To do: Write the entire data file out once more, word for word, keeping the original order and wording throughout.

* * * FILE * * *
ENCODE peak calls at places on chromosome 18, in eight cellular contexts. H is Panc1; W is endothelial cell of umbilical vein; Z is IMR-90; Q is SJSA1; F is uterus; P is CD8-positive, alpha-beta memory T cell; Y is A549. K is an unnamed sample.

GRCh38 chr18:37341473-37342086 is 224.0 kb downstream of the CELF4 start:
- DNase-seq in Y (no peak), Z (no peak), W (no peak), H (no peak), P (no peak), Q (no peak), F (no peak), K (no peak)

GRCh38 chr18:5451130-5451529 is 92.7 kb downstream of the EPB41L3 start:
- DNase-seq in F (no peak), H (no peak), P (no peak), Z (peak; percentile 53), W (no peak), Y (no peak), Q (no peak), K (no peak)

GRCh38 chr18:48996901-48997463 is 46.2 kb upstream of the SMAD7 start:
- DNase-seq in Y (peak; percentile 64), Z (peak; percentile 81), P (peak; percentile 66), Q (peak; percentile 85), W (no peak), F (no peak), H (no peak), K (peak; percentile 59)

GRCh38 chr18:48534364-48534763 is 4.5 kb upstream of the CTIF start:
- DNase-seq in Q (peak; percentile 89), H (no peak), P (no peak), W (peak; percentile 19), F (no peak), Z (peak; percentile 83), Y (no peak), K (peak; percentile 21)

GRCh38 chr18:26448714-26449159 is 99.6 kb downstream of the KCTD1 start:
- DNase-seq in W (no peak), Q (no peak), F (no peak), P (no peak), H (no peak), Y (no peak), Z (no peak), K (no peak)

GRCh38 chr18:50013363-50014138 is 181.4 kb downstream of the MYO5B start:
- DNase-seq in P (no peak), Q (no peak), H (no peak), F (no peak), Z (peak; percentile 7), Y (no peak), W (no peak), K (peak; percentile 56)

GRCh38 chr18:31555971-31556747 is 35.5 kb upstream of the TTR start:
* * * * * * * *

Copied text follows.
ENCODE peak calls at places on chromosome 18, in eight cellular contexts. H is Panc1; W is endothelial cell of umbilical vein; Z is IMR-90; Q is SJSA1; F is uterus; P is CD8-positive, alpha-beta memory T cell; Y is A549. K is an unnamed sample.

GRCh38 chr18:37341473-37342086 is 224.0 kb downstream of the CELF4 start:
- DNase-seq in Y (no peak), Z (no peak), W (no peak), H (no peak), P (no peak), Q (no peak), F (no peak), K (no peak)

GRCh38 chr18:5451130-5451529 is 92.7 kb downstream of the EPB41L3 start:
- DNase-seq in F (no peak), H (no peak), P (no peak), Z (peak; percentile 53), W (no peak), Y (no peak), Q (no peak), K (no peak)

GRCh38 chr18:48996901-48997463 is 46.2 kb upstream of the SMAD7 start:
- DNase-seq in Y (peak; percentile 64), Z (peak; percentile 81), P (peak; percentile 66), Q (peak; percentile 85), W (no peak), F (no peak), H (no peak), K (peak; percentile 59)

GRCh38 chr18:48534364-48534763 is 4.5 kb upstream of the CTIF start:
- DNase-seq in Q (peak; percentile 89), H (no peak), P (no peak), W (peak; percentile 19), F (no peak), Z (peak; percentile 83), Y (no peak), K (peak; percentile 21)

GRCh38 chr18:26448714-26449159 is 99.6 kb downstream of the KCTD1 start:
- DNase-seq in W (no peak), Q (no peak), F (no peak), P (no peak), H (no peak), Y (no peak), Z (no peak), K (no peak)

GRCh38 chr18:50013363-50014138 is 181.4 kb downstream of the MYO5B start:
- DNase-seq in P (no peak), Q (no peak), H (no peak), F (no peak), Z (peak; percentile 7), Y (no peak), W (no peak), K (peak; percentile 56)

GRCh38 chr18:31555971-31556747 is 35.5 kb upstream of the TTR start: